After receiving approval from the Cape Cod Commission, the 
applicant will need to complete the town review and permit- 
ting process in order to obtain the necessary local approvals to 
proceed with the project. The time clock of the local board, 
which was suspended during DRI review, will resume after 
the Commission makes its decision. 



10. How can an applicant keep costs down? 



The Commission will coordinate local review and Commission 
review through a joint scoping process, saving time and 
money. Contact Commission staff for further information. 

Commission staff members and resources are available to 
provide assistance and to minimize any duplication of effort. 
Timely submission of requested information will ensure that 
the process will proceed smoothly. 

Site plan submission requirements are similar to those that are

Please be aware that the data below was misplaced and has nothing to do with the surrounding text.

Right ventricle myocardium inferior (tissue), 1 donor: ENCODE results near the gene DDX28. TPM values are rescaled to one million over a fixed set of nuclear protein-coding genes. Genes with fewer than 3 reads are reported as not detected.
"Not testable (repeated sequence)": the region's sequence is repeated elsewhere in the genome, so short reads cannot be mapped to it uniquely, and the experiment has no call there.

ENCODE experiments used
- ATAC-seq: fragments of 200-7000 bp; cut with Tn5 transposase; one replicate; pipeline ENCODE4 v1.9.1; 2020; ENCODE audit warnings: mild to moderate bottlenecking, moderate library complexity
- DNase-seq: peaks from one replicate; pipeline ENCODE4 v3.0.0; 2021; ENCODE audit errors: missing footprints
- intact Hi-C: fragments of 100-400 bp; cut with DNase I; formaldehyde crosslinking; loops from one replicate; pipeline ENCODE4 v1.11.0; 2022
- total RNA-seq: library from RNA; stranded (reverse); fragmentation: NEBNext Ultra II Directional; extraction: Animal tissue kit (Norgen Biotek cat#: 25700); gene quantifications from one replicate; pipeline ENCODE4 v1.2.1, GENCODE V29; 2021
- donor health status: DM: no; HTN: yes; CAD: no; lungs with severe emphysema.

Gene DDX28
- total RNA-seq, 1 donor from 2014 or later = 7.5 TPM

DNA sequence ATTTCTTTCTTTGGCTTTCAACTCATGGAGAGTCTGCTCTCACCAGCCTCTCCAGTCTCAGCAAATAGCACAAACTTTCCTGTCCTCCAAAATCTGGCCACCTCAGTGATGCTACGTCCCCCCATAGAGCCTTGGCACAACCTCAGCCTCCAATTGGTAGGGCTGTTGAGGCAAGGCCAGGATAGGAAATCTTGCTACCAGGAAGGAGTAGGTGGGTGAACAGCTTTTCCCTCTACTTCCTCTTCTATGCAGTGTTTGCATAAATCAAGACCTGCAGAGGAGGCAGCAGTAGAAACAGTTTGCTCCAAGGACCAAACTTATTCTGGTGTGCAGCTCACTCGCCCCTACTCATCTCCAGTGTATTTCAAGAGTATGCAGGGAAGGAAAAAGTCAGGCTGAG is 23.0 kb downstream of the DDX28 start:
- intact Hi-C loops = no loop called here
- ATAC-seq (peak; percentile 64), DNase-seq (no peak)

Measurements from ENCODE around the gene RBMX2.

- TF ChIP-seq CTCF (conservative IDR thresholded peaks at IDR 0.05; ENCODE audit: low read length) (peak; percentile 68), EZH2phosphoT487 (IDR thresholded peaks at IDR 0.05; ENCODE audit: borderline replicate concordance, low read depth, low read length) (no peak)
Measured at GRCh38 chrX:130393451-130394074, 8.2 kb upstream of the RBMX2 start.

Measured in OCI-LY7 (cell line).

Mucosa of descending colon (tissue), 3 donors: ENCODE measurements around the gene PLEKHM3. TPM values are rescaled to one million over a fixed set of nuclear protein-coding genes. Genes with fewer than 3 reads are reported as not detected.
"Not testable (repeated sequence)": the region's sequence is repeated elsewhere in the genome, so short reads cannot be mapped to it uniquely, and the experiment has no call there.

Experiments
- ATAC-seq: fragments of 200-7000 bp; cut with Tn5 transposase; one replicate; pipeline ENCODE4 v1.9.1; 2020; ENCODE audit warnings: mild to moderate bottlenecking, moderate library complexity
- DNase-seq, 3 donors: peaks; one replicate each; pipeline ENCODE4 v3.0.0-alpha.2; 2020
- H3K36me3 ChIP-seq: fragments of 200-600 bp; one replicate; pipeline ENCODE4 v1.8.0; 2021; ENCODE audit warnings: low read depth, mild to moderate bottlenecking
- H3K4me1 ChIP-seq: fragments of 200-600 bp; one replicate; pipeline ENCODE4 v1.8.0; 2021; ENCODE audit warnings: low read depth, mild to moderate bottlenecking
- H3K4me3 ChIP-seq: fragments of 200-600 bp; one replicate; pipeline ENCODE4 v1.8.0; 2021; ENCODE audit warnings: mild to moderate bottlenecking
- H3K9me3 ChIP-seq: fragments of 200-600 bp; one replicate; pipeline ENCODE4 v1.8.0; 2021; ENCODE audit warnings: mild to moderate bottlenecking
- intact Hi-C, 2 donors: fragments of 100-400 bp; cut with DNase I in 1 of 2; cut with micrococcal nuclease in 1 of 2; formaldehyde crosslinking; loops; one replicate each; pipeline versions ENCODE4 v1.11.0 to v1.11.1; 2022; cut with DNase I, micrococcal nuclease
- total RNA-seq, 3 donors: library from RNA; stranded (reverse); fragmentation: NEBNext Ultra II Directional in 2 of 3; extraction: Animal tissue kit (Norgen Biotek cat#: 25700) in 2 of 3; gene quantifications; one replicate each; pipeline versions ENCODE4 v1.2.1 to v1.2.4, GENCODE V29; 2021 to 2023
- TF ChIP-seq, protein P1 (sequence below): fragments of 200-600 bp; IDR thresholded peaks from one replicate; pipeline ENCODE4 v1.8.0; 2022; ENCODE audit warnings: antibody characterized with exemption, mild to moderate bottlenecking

required by town boards. 

Fees vary according to the type of proposed project and are 
listed in the DRI application. Under some circumstances, a full 
or partial waiver of the filing fee may be granted. 

The following list of available resources and staff is included in 
this brochure to assist with the DRI review process. For 
further information please call a staff member listed below at 
(508) 362-3828. 



Staff List 



• Overall Policy Questions, Community Liaison • 

Executive Director: Armando J. Carbonell 
Deputy Director: Margo Fenn 

• DRI Facilitator • 

Chief Regulatory Officer: Dorr Fox 

• Regulatory Review • 

Staff Counsel: Patty Daley 
Planners: Andrea Adams, Greg Guimond, Sarah Korjeff, 
Sharon Rooney, Kathy Sferra, Tana Watt, Gay Wells 
Commission Clerk: Kathie Peters 

Cape Cod Commission 



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• Informal Jurisdictional Determination • 

Chief Regulatory Officer: Dorr Fox 
Staff Counsel: Patty Daley 

• Planning Assistance • 

Wetlands, natural resources, open space: Kathy Sferra 
Land use, zoning: Dorr Fox, Greg Guimond 
Site planning: Greg Guimond, Sharon Rooney 

Historic preservation: Sarah Korjeff 
Landscape design: Sharon Rooney, Tana Watt 

• Geographic Information System • 

Systems Manager: Gary Prahm 
Technical: Ben Smith 

• Publications • 

Communications Coordinator: Dan Hamilton